By The Grace of God focuses on the scandal that has rocked the French Catholic church: the Preynat case, Catholic priest who sexually abused thousands of boys in France in the 1970s and 1980s. Ozon manages to not only tell this story but also use it as a vehicle to explore male vulnerability and masculinity of the victims in a sensitive and tender way on screen.
By the Grace of God starts in a very chic apartment in Lyon, where Alexandre (Melvil Poupaud) and his wife and five children live. Alexandre is not only Catholic but active in the church and keeps a dark secret hidden which comes to light by chance when he is told that the priest that abused him years ago, Father Preynat is still actively working with children. This is a catalyst that prompts Alexandre to act and he is not alone.
By The Grace of God is a real departure by Ozon from his usual films not least because it is based on real events. It does feel slightly long in places and the natural instinct would be to compare this to Spotlight that deals with the same subject matter but in Boston, USA rather than in Lyon, France. However, what sets this film apart is the way in which each third of the film focuses on a different man’s story: Alexandre, Francois (Denis Menochet) and Emmanuel (Swann Arlaud), starting from arguably the richest man to the one who is the poorest in monetary terms but each man’s torment is real. The acting is nuanced and captivating. It is a story that needs to be told and seen and although Ozon’s directorial style does at times feel clinical there are some classic flourishes as in he decides to let the audience know the truth from the beginning: Father Preynat is a peadophile and admits to being one. It is the way in which this truth is handled by the Catholic Church which is on trial and the effect it has on the men. That is what makes this film so very different from Spotlight.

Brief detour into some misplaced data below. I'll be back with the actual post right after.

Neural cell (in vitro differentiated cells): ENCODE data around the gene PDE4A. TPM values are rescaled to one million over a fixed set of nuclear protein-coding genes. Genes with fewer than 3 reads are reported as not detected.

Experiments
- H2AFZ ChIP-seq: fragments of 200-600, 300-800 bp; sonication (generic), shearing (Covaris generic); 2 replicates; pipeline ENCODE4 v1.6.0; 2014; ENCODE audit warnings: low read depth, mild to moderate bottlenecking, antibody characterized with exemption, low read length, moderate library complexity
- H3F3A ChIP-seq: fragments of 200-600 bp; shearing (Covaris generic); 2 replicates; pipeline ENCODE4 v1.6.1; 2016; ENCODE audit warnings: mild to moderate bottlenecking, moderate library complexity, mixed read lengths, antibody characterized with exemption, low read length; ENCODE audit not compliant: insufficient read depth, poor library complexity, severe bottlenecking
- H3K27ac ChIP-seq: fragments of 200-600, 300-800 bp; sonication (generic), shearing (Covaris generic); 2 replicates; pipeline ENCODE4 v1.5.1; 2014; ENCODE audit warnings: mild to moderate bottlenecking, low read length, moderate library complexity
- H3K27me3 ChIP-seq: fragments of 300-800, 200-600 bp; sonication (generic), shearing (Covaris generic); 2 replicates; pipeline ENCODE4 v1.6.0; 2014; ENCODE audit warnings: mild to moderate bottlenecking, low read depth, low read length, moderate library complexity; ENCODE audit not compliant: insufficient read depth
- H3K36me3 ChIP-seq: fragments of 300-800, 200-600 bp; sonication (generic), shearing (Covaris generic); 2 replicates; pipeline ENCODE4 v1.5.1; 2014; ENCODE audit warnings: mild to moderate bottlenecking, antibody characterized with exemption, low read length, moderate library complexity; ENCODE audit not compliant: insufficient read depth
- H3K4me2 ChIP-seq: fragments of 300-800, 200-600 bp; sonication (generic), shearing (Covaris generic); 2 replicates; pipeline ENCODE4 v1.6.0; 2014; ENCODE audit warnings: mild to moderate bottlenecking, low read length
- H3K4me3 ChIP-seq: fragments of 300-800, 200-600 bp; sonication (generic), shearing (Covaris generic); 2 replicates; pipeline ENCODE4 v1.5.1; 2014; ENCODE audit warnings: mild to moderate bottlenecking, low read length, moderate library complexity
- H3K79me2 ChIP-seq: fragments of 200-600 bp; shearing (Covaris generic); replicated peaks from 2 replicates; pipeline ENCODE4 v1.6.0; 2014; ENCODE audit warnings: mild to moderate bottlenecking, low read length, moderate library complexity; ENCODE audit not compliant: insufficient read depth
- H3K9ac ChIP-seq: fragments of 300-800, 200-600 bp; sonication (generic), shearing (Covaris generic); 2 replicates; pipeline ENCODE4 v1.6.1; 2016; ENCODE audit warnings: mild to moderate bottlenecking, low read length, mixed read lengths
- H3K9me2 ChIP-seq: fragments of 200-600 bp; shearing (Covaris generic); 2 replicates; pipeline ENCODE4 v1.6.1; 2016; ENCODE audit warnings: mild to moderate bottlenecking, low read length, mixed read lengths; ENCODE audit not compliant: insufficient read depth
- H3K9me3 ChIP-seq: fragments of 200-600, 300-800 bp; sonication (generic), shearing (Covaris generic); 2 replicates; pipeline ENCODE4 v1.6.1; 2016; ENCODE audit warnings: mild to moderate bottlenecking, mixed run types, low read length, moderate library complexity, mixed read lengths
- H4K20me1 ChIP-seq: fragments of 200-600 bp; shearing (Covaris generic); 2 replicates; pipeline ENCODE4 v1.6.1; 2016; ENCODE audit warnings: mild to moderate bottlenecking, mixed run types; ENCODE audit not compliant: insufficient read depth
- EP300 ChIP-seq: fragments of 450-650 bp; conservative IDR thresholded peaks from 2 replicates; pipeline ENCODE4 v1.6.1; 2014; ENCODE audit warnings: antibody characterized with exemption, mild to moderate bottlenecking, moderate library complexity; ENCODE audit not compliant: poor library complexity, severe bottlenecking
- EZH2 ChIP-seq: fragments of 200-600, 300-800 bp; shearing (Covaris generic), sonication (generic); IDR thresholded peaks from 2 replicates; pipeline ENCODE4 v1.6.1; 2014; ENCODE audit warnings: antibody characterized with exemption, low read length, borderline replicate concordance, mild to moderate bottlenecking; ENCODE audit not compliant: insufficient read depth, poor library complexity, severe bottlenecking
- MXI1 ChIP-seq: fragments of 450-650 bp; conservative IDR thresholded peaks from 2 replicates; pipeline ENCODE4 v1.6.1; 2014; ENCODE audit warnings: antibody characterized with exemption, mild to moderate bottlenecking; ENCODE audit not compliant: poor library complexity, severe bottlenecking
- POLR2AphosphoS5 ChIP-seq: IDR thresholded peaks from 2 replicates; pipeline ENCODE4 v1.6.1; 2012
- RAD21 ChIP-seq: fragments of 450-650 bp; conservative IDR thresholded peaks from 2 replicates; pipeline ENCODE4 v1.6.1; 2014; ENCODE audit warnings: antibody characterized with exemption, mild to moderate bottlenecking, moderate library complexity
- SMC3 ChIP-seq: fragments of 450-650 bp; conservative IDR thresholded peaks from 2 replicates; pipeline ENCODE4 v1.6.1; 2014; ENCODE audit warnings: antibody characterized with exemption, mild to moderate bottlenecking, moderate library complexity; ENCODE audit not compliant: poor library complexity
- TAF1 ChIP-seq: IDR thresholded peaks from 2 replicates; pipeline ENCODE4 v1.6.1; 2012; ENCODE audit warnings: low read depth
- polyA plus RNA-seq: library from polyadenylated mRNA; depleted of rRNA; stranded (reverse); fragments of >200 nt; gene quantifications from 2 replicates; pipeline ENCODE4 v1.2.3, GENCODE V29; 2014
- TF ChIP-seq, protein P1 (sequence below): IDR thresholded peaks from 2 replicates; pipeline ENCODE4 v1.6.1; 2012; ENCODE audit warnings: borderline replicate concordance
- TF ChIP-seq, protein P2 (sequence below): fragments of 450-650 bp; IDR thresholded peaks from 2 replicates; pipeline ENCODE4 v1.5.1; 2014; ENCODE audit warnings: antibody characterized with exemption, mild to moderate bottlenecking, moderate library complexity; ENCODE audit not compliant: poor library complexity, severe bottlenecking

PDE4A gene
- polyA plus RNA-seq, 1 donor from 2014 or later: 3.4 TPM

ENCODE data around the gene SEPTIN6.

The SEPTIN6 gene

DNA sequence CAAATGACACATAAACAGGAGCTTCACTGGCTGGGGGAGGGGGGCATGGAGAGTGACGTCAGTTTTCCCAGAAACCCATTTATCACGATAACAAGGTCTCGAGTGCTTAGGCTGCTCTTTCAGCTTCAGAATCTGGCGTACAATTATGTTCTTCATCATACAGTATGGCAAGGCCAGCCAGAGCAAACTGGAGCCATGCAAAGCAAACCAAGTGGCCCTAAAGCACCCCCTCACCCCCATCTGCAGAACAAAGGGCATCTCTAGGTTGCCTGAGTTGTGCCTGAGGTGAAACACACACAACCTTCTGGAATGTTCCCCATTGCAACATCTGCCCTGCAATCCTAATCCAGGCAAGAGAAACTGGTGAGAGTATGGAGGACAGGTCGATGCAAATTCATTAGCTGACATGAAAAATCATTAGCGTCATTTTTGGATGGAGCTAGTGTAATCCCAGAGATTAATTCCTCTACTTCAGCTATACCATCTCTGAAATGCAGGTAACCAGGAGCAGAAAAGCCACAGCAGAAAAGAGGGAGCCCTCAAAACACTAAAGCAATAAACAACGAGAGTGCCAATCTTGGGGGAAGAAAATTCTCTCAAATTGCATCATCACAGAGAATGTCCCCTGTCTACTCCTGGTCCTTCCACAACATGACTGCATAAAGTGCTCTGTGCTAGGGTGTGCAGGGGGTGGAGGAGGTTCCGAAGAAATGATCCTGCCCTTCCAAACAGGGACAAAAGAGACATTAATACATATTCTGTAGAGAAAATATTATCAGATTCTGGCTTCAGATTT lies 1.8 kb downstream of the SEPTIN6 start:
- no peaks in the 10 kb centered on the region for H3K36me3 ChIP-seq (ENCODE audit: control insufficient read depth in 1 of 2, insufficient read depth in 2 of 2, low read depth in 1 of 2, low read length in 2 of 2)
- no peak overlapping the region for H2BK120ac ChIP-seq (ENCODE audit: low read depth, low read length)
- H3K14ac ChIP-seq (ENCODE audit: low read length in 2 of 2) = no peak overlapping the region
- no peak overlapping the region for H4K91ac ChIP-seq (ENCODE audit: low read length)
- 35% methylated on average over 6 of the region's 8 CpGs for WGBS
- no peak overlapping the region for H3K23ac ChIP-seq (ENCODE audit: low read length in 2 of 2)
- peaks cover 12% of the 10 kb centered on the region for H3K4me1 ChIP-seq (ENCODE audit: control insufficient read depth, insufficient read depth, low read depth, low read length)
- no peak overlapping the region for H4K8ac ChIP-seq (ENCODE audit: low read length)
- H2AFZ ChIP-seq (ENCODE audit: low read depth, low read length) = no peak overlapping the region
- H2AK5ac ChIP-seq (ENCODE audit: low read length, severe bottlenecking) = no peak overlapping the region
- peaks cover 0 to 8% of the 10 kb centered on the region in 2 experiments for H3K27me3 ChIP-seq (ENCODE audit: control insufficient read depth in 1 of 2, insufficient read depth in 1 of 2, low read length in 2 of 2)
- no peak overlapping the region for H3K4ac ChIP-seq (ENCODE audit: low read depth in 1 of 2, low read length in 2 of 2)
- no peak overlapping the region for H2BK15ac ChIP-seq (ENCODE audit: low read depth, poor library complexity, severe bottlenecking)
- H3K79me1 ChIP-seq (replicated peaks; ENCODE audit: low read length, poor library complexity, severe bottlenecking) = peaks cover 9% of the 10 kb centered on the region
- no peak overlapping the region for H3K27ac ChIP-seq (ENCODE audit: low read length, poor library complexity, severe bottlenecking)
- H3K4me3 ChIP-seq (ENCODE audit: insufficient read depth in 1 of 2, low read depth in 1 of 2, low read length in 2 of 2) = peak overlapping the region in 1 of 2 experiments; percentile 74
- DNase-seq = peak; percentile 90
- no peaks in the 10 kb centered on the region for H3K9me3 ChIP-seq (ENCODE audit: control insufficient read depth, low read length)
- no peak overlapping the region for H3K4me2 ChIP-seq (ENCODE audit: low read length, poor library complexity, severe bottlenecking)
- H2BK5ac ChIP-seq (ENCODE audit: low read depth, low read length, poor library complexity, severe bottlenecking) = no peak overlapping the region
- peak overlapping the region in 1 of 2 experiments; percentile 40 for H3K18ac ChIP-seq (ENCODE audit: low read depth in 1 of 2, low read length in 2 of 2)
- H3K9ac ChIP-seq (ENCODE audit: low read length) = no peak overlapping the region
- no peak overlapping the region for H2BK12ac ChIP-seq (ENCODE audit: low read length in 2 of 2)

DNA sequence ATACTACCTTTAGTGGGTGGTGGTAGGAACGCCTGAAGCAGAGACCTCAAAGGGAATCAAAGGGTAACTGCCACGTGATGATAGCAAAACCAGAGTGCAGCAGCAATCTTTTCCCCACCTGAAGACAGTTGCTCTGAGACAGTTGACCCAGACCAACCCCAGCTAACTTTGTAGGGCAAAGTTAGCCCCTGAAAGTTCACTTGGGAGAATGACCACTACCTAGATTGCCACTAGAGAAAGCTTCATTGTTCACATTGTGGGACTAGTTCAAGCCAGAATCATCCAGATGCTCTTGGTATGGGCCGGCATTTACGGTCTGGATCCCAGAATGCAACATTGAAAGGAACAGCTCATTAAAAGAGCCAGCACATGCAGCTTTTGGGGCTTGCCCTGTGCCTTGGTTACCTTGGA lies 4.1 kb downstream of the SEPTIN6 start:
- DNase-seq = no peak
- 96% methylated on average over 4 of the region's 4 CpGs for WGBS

Ozon said that when he first came across this story he considered making it as a documentary and at times it does feel as though it might have been better suited. Although, it is in making it a film and having such a stellar cast that the impact is driven home. The scene in which Emmanuel and Father Preynat come face to face in the police station delivers a gut punch that will leave you reeling long after the credits have finished rolling.
By the Grace of God in cinemas and on Curzon Home Cinema 25th October.